Scoring Elfeed Entries

(NB. I drafted this post a few months ago, when I first posted elfeed-score to MELPA & only got around to publishing it now)

In a previous post I talked about the process of moving from Feedly to Elfeed for my RSS needs. It wasn't long after that that I found myself wanting to surface particularly interesting items in the search view. I've used Gnus in the past, and found myself wishing for something like its scoring feature in Elfeed.

Poking around elfeed-search.el yielded:

(defcustom elfeed-search-sort-function nil
  "Sort predicate applied to the list of entries before display.

This function must take two entries as arguments, an interface
suitable as the predicate for `sort'.

Changing this from the default will lead to misleading results
during live filter editing, but the results be will correct when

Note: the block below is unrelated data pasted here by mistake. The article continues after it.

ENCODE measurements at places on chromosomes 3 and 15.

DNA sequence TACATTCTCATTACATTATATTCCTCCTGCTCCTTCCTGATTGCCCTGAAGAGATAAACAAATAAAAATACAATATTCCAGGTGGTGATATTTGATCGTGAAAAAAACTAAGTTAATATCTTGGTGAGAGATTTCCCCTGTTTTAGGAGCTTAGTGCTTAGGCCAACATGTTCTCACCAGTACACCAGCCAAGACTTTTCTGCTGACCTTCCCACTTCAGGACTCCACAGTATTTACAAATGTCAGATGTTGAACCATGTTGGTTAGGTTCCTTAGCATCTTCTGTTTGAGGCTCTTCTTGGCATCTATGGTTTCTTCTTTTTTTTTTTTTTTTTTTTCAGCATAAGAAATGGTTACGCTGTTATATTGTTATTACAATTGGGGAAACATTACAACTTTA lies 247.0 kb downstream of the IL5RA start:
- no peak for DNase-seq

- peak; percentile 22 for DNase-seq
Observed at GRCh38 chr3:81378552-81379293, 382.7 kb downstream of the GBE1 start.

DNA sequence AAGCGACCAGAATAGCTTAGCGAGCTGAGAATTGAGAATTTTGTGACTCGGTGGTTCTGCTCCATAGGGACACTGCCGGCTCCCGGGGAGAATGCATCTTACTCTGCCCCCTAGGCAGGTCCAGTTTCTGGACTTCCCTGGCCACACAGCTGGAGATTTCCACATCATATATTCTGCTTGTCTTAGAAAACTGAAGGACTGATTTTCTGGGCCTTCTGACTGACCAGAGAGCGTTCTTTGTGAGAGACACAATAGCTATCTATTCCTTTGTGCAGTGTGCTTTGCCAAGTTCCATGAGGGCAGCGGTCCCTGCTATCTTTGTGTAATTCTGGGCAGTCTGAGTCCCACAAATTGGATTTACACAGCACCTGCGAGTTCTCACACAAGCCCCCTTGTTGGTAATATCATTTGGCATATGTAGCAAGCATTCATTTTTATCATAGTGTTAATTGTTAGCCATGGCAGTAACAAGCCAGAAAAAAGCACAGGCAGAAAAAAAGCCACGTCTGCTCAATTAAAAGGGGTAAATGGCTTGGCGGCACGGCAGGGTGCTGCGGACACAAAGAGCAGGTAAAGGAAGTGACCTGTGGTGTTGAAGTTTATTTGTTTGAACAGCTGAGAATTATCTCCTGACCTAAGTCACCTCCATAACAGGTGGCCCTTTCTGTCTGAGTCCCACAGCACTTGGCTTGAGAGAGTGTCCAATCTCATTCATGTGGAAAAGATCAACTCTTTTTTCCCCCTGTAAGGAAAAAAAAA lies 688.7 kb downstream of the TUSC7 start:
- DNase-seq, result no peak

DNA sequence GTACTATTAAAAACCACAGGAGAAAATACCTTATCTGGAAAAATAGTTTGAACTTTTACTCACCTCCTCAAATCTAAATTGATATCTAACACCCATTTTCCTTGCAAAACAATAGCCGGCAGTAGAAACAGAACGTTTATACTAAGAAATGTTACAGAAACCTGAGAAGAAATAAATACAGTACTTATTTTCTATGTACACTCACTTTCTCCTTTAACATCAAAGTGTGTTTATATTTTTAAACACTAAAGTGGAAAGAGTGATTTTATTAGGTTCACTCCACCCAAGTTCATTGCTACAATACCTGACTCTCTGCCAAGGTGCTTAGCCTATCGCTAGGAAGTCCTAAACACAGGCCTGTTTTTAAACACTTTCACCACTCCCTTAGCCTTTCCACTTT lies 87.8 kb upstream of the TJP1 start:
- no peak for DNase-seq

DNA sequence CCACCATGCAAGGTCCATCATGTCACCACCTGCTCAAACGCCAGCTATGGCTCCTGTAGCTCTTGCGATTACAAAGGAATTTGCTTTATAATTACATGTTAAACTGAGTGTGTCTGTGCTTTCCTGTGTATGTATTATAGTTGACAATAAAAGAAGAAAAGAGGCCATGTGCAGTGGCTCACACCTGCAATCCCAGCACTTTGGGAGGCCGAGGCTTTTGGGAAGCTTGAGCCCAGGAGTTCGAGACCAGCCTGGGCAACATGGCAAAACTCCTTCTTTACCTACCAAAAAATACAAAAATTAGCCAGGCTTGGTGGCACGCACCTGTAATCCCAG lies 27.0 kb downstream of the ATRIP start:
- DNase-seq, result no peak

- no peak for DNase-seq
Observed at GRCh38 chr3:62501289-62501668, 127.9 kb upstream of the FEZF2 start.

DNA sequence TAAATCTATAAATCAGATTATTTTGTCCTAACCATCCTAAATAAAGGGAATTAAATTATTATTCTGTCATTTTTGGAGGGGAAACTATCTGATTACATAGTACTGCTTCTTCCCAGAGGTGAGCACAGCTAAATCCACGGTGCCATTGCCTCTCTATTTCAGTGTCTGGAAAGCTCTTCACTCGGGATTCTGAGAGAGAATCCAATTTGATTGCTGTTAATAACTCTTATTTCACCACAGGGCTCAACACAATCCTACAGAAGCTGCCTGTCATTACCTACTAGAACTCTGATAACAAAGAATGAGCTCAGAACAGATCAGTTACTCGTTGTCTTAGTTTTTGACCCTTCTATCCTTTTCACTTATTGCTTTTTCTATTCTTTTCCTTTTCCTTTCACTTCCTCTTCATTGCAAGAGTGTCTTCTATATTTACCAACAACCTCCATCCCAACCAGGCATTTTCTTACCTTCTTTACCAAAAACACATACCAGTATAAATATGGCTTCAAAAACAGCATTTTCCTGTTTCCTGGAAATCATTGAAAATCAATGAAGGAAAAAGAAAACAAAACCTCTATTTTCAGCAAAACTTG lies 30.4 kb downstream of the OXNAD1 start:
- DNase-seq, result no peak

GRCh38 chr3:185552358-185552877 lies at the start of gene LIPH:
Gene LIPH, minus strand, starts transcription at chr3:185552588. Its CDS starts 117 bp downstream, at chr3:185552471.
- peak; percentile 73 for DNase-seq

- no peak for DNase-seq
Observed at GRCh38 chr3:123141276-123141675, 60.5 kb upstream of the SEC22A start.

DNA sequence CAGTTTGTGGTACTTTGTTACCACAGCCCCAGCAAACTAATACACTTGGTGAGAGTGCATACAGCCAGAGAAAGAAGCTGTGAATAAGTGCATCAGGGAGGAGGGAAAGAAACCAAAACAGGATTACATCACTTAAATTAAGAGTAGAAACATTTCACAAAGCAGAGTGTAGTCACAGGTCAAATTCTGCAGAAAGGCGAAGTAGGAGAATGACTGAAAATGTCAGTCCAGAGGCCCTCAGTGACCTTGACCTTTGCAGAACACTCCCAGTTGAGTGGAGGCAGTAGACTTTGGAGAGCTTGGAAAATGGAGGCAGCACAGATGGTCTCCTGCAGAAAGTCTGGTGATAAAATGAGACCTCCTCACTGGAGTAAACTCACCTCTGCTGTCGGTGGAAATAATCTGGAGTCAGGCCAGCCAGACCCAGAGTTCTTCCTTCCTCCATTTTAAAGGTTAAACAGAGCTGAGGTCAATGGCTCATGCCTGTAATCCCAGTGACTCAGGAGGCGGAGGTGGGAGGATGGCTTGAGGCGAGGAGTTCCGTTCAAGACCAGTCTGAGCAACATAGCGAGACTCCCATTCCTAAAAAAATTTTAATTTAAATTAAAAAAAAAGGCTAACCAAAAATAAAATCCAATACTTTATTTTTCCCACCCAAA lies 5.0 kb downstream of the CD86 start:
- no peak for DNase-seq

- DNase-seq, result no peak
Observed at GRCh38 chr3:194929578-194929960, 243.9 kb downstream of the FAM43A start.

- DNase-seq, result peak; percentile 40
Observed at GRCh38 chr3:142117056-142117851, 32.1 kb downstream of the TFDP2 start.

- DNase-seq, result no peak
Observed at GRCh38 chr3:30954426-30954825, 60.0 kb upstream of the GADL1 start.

live filter editing is exited."
  :group 'elfeed
  :type '(choice function (const nil)))

I reasoned that all I needed to do was setup a function that sorts entries by score (and then by date); But how to get a score into each entry?

I found this article from John Kitchin where he did something related, though a bit different:

(defun score-elfeed-entry (entry)
  (let ((title (elfeed-entry-title entry))
        (content (elfeed-deref (elfeed-entry-content entry)))
        (score 0))
    (loop for (pattern n) in '(("alloy" 1)
                               ("machine learning\\|neural" 1)
                               ("database" 1)
                               ("reproducible" 1)
                               ("carbon dioxide\\|CO2" 1)
                               ("oxygen evolution\\|OER\\|electrolysis" 1)
                               ("perovskite\\|polymorph\\|epitax" 1)
                               ("kitchin" 2))
          if (string-match pattern title)
          do (incf score n)
          if (string-match pattern content)
          do (incf score n))
    (message "%s - %s" title score)

    ;; store score for later in case I ever integrate machine learning
    (setf (elfeed-meta entry :my/score) score)

    (cond
     ((= score 1)
      (elfeed-tag entry 'relevant))
     ((> score 1)
      (elfeed-tag entry 'important)))